- Saturday, May 30 — College Democrats of Ohio Behind the Ballot Series: Congressman Tim Ryan
- Sunday, May 31 — College Democrats of Ohio Behind the Ballot Series: Desiree Tims for Congress
- Tuesday, June 2 — Virtual Happy Hour with Crystal Lett for Ohio Senate and Councilwoman Elizabeth Brown
No one can accuse Republicans of letting a good crisis go to waste
No one can accuse Republicans of letting a good crisis go to waste, and they have not missed an opportunity during the coronavirus pandemic to push forward their own extremist agenda — whether it’s slashing taxes for the wealthy, attacking the Affordable Care Act or cutting food assistance.
Here in Ohio, we have a troubling new development. Republicans are using this crisis to make it harder for Ohioans to vote.
Here’s a quick history lesson. In 2004, Ken Blackwell was the Ohio secretary of state. He tried every trick in the book to disenfranchise eligible voters, and unfortunately it worked. During the 2004 presidential election, some Ohioans waited in line up to 10 hours, and perhaps more than 170,000 would-be voters left before casting a ballot.
The 2004 election in Ohio was universally acknowledged as a disaster, so much so that bipartisan legislation was passed — and signed into law by a Republican governor — to update our state’s election laws and address many of the issues that arose.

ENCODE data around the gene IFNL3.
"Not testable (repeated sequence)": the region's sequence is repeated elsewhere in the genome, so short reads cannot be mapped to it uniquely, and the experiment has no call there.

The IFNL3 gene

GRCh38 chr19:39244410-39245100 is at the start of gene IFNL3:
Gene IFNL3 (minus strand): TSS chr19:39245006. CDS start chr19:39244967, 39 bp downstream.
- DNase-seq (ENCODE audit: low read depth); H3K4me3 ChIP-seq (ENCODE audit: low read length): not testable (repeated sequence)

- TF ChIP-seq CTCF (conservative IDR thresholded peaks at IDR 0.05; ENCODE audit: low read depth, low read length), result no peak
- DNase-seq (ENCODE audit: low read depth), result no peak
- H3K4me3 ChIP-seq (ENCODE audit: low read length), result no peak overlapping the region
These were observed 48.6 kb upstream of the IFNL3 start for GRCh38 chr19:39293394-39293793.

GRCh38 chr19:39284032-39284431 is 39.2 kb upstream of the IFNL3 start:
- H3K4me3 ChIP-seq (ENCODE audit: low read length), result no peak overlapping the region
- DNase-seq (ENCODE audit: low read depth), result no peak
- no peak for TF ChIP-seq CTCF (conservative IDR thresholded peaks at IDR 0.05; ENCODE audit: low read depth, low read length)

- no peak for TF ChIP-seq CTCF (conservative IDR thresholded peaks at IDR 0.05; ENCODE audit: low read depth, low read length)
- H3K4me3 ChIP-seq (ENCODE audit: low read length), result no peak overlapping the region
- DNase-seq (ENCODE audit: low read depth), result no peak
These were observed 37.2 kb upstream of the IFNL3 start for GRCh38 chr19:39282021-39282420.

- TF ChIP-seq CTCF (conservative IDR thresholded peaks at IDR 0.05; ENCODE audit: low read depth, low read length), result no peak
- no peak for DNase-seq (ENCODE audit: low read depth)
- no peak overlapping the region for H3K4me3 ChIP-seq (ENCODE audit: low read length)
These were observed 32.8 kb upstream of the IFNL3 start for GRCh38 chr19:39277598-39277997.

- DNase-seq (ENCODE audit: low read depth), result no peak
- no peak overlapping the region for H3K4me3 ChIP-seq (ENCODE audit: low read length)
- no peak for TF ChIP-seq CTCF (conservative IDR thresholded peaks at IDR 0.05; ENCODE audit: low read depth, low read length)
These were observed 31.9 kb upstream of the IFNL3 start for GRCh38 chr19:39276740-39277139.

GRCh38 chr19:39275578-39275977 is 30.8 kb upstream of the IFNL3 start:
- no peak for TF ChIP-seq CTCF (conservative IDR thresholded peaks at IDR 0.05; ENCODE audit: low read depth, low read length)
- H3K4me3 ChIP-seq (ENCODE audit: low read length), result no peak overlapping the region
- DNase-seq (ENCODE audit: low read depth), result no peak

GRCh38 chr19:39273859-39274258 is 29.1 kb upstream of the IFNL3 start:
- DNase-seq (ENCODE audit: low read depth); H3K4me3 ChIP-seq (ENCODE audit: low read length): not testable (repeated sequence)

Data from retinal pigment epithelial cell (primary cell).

Then in 2008, Ohio went blue for President Barack Obama. And ever since, Ohio Republicans have been trying to roll back the reforms we made to our election laws.
One of the most urgent issues that arose in 2004 was a shortage of voting machines in majority African-American and university precincts — so we put it in state law that each precinct must have at least one voting machine for every 175 registered voters in that precinct.
Now, Secretary of State Frank LaRose — who brought in Ken Blackwell to oversee his transition and help staff up his office, the very same Ken Blackwell that completely bungled election oversight in 2004 — could roll back that very protection. In recent weeks, as part of a package of so-called “reforms,” LaRose is now pushing for consolidation of in-person polling locations in November — meaning that fewer polling places will be open.
And to be abundantly clear, this would be a disaster for voting rights.
If Republicans consolidate polling places — at LaRose’s urging — Ohioans could experience the 2004 Ken Blackwell days again, when overcrowded polling locations and hours-long lines made Ohio a national case study on how not to run elections.
Going backward on voter protection right now is troubling for a lot of reasons — but first and foremost, why would we want to allow for a shortage of voting machines and therefore cause long lines at the polls, when we’re dealing with a crisis that makes waiting in those long lines a deadly threat to public health?
At this critical moment, Ohio Democrats are leading the fight to protect the right to vote. We believe that our democracy is stronger when more people participate in the process, so we’re working around the clock to make voting more accessible and fair.